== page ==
Differential use of implicit negative evidence in generative and discriminative language learning

Anne S. Hsu, Thomas L. Griffiths

Research output: Chapter in Book/Report/Conference proceedingConference contribution

13 Scopus citations

Abstract

A classic debate in cognitive science revolves around understanding how children learn complex linguistic rules, such as those governing restrictions on verb alternations, without negative evidence. Traditionally, formal learnability arguments have been used to claim that such learning is impossible without the aid of innate language-specific knowledge. However, recently, researchers have shown that statistical models are capable of learning complex rules from only positive evidence. These two kinds of learnability analyses differ in their assumptions about the distribution from which linguistic input is generated. The former analyses assume that learners seek to identify grammatical sentences in a way that is robust to the distribution from which the sentences are generated, analogous to discriminative approaches in machine learning. The latter assume that learners are trying to estimate a generative model, with sentences being sampled from that model. We show that these two learning approaches differ in their use of implicit negative evidence - the absence of a sentence - when learning verb alternations, and demonstrate that human learners can produce results consistent with the predictions of both approaches, depending on how the learning problem is presented.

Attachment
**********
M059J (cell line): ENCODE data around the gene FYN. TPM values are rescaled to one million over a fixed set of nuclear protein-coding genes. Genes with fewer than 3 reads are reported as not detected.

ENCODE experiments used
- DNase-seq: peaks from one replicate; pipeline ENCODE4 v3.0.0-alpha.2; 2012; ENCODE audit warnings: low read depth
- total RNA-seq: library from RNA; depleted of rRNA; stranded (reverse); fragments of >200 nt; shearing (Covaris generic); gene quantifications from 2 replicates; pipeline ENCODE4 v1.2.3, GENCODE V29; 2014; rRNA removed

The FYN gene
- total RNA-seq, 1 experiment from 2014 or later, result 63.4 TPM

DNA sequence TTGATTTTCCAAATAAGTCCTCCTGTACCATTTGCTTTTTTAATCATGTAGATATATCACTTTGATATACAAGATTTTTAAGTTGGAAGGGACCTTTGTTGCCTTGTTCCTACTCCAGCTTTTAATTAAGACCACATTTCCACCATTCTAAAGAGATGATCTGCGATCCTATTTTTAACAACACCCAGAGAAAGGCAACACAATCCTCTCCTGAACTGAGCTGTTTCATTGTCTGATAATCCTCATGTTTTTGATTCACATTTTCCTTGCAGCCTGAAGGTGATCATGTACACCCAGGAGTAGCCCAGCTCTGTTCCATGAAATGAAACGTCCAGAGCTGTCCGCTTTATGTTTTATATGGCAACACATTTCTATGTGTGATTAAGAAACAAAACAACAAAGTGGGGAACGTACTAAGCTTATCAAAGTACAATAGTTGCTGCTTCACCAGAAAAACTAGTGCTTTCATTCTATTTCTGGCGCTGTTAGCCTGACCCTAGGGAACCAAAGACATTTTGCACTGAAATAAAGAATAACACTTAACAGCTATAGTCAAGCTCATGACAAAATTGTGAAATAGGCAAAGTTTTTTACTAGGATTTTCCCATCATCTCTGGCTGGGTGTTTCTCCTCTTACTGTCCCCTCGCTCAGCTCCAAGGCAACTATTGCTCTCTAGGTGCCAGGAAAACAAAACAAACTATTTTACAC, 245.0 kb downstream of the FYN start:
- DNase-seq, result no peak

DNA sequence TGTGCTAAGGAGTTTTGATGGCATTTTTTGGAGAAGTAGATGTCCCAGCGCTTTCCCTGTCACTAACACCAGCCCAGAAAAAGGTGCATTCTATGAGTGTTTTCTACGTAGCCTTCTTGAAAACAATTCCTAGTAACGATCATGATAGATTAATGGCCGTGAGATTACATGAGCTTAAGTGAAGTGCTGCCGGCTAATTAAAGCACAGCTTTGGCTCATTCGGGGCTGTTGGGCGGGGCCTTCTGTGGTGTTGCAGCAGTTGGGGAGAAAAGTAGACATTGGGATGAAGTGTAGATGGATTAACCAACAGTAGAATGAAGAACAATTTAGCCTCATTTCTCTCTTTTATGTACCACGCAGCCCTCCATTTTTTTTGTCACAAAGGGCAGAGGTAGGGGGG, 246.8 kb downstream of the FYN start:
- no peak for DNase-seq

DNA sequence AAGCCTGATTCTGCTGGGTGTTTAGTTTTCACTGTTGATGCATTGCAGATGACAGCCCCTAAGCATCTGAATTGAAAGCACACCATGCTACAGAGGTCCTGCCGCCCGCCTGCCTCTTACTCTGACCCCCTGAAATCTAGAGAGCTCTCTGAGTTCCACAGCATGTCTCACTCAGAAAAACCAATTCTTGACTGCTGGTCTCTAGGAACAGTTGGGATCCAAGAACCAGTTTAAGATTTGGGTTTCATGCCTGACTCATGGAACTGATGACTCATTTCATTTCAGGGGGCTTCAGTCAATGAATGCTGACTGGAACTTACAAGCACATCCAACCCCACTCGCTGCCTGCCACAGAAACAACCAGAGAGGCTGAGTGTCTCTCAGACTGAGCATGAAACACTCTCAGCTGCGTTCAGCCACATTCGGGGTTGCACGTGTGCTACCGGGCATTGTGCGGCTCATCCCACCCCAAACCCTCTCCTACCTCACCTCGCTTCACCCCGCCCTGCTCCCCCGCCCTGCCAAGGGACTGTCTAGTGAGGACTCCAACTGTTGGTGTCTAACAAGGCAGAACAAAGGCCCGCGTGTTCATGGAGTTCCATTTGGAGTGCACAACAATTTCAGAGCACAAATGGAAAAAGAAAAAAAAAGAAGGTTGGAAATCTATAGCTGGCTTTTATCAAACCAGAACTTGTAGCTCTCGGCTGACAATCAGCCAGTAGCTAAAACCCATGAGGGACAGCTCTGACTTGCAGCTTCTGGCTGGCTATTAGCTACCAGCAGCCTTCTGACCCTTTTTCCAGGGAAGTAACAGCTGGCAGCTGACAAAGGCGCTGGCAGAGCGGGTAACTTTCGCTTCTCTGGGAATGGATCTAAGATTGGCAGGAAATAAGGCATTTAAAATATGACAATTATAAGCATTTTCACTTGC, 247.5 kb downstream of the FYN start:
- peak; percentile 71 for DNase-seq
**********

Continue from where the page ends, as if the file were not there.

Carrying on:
Original languageEnglish (US)
Title of host publicationAdvances in Neural Information Processing Systems 22 - Proceedings of the 2009 Conference
Pages754-762
Number of pages9
StatePublished - Dec 1 2009
Externally publishedYes
Event23rd Annual Conference on Neural Information Processing Systems, NIPS 2009 - Vancouver, BC, Canada
Duration: Dec 7 2009Dec 10 2009

Publication series

NameAdvances in Neural Information Processing Systems 22 - Proceedings of the 2009 Conference

Other

Other23rd Annual Conference on Neural Information Processing Systems, NIPS 2009
CountryCanada
CityVancouver, BC
Period12/7/0912/10/09

All Science Journal Classification (ASJC) codes

  • Information Systems

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